According to the info given above how, I would like to know, does cycling across the US and/or parts of Canada and the west coast constitute cycling around the world - unless, I guess, your 'world' consists of just those two specific countries.  Or is there more to come? 

General Discussion / Strange sounds from below
« on: September 18, 2014, 01:38:02 pm »
Could be a deviant rock band drummer warming up in the cellar, but this is on my bike and I don't like the sound of it. There's a knocking specifically when starting a ride.  Kind of like a little hammer sound. Never hear it any other time.  Could be the bottom bracket or maybe the rear casset I suspect.  It's irregular and doesn't last long but strangely nearly always after I've either cleaned and/or oiled the chain and rear casset.  Sometimes it seems related to starting out in rain - something I try to avoid - but maybe that's my imagination.  It only lasts about two or three minutes max and only at the start then it peters out and everything's OK.  On a recent long-haul ride I thought it might be caused by overly loaded rear panniers.  But now I got it again back home having just cleaned the bike and re-oiled the chain and starting out with no luggage.  50 yards or less down the road and it stops. I once had a problem before with a loose rear casset, but that doesn't seem to be it. I've had the wheel off.  It looks OK.  Bottom bracket issues would however be a real pain.  Any suggestions, cures?

General Discussion / Re: Fighting off boredom?
« on: July 29, 2014, 04:00:09 am »
Some quotes from 'The Tao of Travel' by Paul Theroux:

Go alone.  Travel light.  Bring a map. Keep a journal.  Read a novel that has no relation to the place you're in.  If you must bring a cell phone, avoid using it - same I would add goes for a GPS or any other electronic gear.  Make a friend.

Gear Talk / Re: Best foot wear for touring?
« on: July 26, 2014, 08:45:29 am »
For all those eager advocates of SPD clips, or any other mechanical method of attaching your feet to the pedals, here's something few of the clip using fraturnity rarely tell you.  Unless you aquaint yourself at an early stage in your cycling life and feel very comfortable getting in and out of clips at split-second notice without having time to think you might end up as I did a few years back, running out of momentum on a steep hill and quite suddenly face down on the black-top. Luckily nothing was coming up behind.  I ended up with a swollen wrist, multiple cuts and scratches in the middle of nowhere.  I got the wrist x-rayed and fortunately it wasn't fractured but it put me out of action for several weeks before I could get back on the bike and complete my tour.  Even then it hurt on and off resulting a few months later in a very painful and restrictive frozen shoulder which after an MRI scan showed a partially torn rotator cuff.  A sports medicine doctor said the only cure was surgery costing around $3000.  I decided to see a physio first.  After looking at the MRI he said a partially torn rotator cuff could be at least 90 percent fixed without surgery. Six months of physio and massage later I was fully functional.  The clipped cycling shoes went in the bin.  Unless you're a serious road racer I see very little justification for any kind of clips.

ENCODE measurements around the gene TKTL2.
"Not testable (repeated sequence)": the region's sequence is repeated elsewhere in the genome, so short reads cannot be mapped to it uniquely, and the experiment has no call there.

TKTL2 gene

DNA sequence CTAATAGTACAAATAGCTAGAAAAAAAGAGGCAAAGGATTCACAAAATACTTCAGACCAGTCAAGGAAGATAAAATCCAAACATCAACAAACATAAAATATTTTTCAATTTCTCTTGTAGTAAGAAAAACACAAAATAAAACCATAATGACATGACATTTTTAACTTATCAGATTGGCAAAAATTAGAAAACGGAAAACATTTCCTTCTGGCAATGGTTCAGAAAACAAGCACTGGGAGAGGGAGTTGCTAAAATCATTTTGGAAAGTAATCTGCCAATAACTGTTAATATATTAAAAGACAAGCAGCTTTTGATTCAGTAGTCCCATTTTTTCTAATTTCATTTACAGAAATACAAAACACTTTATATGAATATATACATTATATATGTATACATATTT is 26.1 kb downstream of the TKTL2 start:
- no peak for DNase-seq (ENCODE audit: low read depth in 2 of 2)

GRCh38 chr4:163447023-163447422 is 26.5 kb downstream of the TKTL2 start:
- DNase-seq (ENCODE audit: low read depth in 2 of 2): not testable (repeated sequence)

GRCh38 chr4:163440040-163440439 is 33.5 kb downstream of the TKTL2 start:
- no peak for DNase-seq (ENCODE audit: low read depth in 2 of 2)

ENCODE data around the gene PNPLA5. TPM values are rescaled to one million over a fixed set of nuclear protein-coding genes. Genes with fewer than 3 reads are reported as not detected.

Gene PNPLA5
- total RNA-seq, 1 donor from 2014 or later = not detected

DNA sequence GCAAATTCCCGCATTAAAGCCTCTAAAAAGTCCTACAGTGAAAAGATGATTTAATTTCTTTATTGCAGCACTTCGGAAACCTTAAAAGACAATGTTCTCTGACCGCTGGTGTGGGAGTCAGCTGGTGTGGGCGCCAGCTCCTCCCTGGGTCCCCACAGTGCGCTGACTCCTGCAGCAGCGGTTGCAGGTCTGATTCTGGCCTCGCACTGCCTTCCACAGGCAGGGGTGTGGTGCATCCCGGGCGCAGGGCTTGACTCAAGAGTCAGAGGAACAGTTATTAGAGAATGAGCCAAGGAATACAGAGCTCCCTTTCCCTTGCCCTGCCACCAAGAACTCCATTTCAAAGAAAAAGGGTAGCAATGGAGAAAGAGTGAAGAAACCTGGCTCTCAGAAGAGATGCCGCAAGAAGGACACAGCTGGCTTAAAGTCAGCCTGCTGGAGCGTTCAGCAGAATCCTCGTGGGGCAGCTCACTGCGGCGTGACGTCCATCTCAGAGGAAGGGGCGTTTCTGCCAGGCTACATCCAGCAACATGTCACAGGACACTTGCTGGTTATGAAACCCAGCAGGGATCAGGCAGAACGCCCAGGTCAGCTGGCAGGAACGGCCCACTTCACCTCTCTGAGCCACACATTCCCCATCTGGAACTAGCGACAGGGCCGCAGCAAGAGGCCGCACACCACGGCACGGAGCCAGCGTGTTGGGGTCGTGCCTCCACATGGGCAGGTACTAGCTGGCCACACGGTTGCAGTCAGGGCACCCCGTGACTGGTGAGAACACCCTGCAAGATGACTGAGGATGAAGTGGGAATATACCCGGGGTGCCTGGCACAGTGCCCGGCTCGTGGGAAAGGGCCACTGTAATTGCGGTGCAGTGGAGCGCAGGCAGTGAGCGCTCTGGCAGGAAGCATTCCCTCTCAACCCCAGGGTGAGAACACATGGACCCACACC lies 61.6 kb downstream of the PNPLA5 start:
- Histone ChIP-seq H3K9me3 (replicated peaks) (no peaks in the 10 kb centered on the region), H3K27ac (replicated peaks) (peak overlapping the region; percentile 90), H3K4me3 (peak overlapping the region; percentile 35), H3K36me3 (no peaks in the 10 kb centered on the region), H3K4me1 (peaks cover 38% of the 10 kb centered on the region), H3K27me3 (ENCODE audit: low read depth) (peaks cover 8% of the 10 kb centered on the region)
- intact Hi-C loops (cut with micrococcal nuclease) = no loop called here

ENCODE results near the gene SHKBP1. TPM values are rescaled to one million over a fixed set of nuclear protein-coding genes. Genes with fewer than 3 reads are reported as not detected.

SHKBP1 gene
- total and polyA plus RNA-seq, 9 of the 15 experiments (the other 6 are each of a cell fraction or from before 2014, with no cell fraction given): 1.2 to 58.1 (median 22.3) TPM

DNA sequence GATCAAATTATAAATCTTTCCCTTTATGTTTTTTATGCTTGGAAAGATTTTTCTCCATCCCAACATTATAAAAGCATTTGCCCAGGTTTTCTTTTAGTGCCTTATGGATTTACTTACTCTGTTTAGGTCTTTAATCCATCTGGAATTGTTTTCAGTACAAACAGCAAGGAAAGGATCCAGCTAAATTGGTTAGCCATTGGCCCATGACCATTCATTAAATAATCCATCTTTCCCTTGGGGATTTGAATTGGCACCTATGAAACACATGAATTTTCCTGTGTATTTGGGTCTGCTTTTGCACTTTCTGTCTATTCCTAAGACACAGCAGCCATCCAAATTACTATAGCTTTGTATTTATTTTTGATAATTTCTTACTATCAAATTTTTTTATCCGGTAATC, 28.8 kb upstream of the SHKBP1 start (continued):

Gear Talk / Re: A folding bike for touring?
« on: July 26, 2014, 07:48:39 am »
That was more or less my own thougt on folding bikes in general - gauwky and somewhat uncomfortable for anyone other than 5 foot tall, and then those silly little wheels.  However, it's only since doing longer haul bike tours on various continents, which involve air and/or train travel to get to your start point - and/or to get you home - air being the most stressful  and buses are no joke either if you care at all for the condition of your bike - that I've begun to dream of something that might just fold up into a neat little package I could take as carry-on! Dream on.  That Tern Eclipse bike - the irresistably named 'road warrior for the zombie apocalyps' - just seemed to be approaching my criteria - and the seat combined with the seat post supposedly working as a stand-up pump! That's inovative -if it works.  However, for a bike weighing in at supposedly around 15 kg picking the thing up when folded wouldn't be easy.